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Cellection Framework is a cellular automata based problem solving framework. Cellular Automata are discrete dynamical systems capable of modeling highly complex physical phenomenon. The principles oflocalityanduniformitygives these automata an edge over the conventional computational mechanisms, which is very hard to perceive unless we actually use them in our daily computations. However, there are hardly any problems in our computational field (compared to physical phenomenon) that can fully utilize the power of cellular automata. Hence building a cellular framework for solving computational functions is nothing but reducing thedoseof cellular automata. However, here we dare to make this step - not with the interest of solving the computational problems in cellular automated way - but rather with the intention of demonstrating the power, atleast partially, of cellular automata.

Cellection framework is a way of programing theprogrammable matter. Just the way one solves complex functions with the mechanisms of structured programming methods, cellection framework provides mechanisms for solving the problems using programmable matter methods. What distinguishes the programmable matter is the availability of a massive amount of fine-grained parallelism [1].

In cellular automated worlds it is common for cells to communicate among themselves. Cells that form close neighborhoods undergo the process of communication - affecting each other's state and there byy triggering the state changes among themselves. This framework hardly deviates any length from this convention. We use what we call aproposalas the basic unit of communication among the cells. Typically a proposal would be a group of similar objects that share some common property or have agreed upon some common condition. And it is this common condition by which we control the behavior of this framework.

Class _Proposal { Vector<int> indices; Public: _Proposal() {} _Proposal(_Proposal &p) { *this = p; } Bool IsOk(int index, bool Table[n][n]) { For(int i = 0; i < indices.size(); i++) If(Table[indices[i]][index] == false) Return false; Return true; } _Proposal &CreateAValidProposal(int index, bool Table[n][n]) { _Proposal Prop; for (int i = 0; i < indices.size(); i++) if (Table[indices[i]][index]) Prop.indices.push_back(indices[i]); If(Prop.IsIndexPresent(index) == false) Prop.indices.push_back(index); Return Prop; } Bool operator== (_Proposal &p) { if (indices.size() != p.indices.size()) return false; for (int i = 0; i < indices.size(); i++) if (indices[i] != p.indices[i]) Return false; Return true; } _Proposal &operator= (_Proposal &p) { indices.clear(); For(int i = 0; i < p.indices.size(); i++) indices.push_back(p.indices[i]); Return *this; } Void AppendIndex(int index) { indices.push_back(index); } bool IsIndexPresent(int index) { for (int i = 0; i < indices.size(); i++) if (indices[i] == index) return true; return false; } void ConditionalAssign(_Proposal &p) { if (indices.size() < p.indices.size()) *this = p; } bool CompletedATurn(int index) { if (indices.size() <= 0) return false; return indices[indices.size() - 1] == index; } }; Class _Cell { Int index; Int NextBackProposal; Vector<_proposal> BackProposals; Public: Bool valid; _Proposal proposal; _Cell() { Valid = false; NextBackProposal = 0; } Bool AgreesWith(_Proposal &p, bool Table[n][n]) { Return p.IsOk(index, Table); } Void JoinTheProposal(_Proposal &p) { if (p.IsIndexPresent(index) == false) p.AppendIndex(index); } Bool PickABackProposal() { if (NextBackProposal >= BackProposals.size()) Return false; Proposal = BackProposals[NextBackProposal++]; Return true; } void CreateBackProposal(bool Table[n][n]) { _Proposal backProp; backProp = proposal.CreateAValidProposal(index, Table); for (int i = 0; i < BackProposals.size(); i++) if (BackProposals[i] == backProp) return; BackProposals.push_back(backProp); } }; Algorithm([input] Boolean Table[n][n]) { int ElectionTimer = 0; _Cell cells[MAX][2]; _Proposal ElectedProposal; cell[n - 1][1].valid = true; cell[n - 1][1].proposal.AppendIndex(n - 1); for (int tick = 0;; tick = (tick + 1) % 2, ElectionTimer++) { for (int i = 0; i < n; i++) { cell[i][tick].valid = false; if (cell[(i + 1) % n][(tick + 1) % 2].valid == false) { Cell[i][tick].valid = cell[i][tick].PickABackProposal(); Continue; } cell[i][tick].proposal = cell[(i + 1) % n][(tick + 1) % 2].proposal; if (cell[i][tick].proposal.CompletedATurn(i)) { ElectionTimer = 0; ElectedProposal.ConditionalAssign(cell[i][tick].proposal); Cell[i][tick].valid = cell[i][tick].PickABackProposal(); continue; } if (true == cell[i][tick].AgreesWith(cell[i][tick].proposal, Table)) cell[i][tick].JoinTheProposal(cell[i][tick].proposal); else cell[i][tick].CreateBackProposal(Table); cell[i][tick].valid = true; } if (ElectionTimer > MAX_ELECTION_TIMER) break; } Return ElectedProposal; }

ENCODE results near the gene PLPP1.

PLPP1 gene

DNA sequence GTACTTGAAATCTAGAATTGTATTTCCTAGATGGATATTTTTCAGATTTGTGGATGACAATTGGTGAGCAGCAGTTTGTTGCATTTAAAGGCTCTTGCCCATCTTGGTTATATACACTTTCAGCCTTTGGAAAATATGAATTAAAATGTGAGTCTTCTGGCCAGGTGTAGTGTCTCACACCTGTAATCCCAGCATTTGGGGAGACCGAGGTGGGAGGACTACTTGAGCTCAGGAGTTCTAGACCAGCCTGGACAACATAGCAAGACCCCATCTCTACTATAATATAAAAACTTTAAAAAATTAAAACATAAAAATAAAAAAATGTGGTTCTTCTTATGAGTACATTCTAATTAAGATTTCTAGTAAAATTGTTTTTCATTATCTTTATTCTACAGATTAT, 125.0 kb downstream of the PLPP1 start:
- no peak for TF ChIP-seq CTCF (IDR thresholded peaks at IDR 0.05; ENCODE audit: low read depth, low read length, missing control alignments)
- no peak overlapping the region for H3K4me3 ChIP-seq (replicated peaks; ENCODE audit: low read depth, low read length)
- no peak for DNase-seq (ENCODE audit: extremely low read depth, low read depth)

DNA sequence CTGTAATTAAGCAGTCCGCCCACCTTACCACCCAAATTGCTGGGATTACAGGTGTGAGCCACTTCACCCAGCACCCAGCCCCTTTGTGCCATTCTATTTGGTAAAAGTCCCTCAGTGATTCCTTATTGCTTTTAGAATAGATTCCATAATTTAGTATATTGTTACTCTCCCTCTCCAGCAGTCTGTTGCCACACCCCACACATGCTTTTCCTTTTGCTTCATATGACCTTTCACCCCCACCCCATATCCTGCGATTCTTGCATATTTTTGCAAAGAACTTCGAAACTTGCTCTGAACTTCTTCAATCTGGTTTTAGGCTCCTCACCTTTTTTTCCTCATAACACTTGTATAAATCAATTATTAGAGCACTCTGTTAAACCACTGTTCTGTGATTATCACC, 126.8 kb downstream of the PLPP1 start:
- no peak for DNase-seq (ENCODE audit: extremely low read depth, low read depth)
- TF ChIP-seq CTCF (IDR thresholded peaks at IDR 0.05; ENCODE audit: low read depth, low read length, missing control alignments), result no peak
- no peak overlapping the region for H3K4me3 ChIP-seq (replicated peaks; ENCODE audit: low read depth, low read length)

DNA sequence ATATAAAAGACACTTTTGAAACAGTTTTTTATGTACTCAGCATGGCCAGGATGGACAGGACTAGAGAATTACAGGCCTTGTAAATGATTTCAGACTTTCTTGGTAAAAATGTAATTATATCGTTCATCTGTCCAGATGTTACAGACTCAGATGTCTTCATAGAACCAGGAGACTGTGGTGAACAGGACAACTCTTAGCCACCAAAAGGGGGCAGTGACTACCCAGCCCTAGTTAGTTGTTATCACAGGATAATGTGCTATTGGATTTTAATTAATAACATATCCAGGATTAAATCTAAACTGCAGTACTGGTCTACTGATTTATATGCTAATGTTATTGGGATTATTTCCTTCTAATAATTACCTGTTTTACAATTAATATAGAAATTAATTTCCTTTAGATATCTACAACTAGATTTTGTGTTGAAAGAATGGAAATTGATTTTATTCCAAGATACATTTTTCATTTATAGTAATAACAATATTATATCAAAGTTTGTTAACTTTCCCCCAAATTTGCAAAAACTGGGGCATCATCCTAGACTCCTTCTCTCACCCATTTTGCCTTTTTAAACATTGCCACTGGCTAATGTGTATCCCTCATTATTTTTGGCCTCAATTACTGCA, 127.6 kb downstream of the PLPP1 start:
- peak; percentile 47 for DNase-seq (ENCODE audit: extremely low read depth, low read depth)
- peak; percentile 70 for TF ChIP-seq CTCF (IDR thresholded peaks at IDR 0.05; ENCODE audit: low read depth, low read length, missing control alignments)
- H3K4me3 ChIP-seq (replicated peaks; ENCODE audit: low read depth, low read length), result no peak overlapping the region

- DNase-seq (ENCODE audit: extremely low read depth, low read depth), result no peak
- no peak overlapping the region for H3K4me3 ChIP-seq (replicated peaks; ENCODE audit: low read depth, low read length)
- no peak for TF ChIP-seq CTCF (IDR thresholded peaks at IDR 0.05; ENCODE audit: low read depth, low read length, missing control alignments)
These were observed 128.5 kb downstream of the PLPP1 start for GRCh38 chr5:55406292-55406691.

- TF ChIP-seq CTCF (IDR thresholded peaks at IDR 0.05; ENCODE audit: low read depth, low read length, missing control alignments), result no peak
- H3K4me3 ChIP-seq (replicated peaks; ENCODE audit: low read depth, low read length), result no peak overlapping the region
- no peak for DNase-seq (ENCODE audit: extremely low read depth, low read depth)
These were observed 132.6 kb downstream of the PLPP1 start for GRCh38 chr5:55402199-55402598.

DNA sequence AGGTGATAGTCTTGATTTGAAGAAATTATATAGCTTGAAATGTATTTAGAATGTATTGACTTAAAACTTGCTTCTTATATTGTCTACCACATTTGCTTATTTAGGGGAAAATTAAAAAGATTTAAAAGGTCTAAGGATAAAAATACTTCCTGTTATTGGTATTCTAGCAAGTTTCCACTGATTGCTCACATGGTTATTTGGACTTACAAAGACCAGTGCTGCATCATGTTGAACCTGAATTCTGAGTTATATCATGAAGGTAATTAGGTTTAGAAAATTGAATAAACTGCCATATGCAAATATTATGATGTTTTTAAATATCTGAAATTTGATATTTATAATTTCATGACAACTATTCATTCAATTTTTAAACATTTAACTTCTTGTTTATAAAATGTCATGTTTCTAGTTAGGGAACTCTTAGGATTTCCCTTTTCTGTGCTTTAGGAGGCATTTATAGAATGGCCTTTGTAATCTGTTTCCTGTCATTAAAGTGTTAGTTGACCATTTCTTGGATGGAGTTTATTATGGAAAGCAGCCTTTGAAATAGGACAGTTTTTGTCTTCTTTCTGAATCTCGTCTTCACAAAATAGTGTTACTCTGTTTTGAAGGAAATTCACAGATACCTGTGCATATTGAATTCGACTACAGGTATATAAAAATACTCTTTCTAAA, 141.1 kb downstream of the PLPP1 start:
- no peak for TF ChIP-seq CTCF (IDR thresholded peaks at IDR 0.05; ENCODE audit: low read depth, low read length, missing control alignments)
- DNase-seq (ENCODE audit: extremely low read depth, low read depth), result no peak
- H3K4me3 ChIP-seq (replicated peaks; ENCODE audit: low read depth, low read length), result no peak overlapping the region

The typical advantages that we can gain by using this framework can be stated as:

- The first and foremost reason is that this would allow a common framework for all computational problems to operate upon and so maintenance is easy.
- We do not need to solve the new problems entirely ourselves. We can just find a way of porting them onto this framework and then can see them being solved automatically.
- We could, in course of time, establish a relationship among the problems themselves by studying the relations among the arguments that we are establishing as part of this process. After all, two instances of the same function calls could differ only in its arguments.

- Tommaso Toffoli,
*Programmable Matter Methods*, http://pm1.bu.edu/~tt/publ/pmm.pdf , Future Generation Computer Systems, June 98.

By

P.GopalaKrishna

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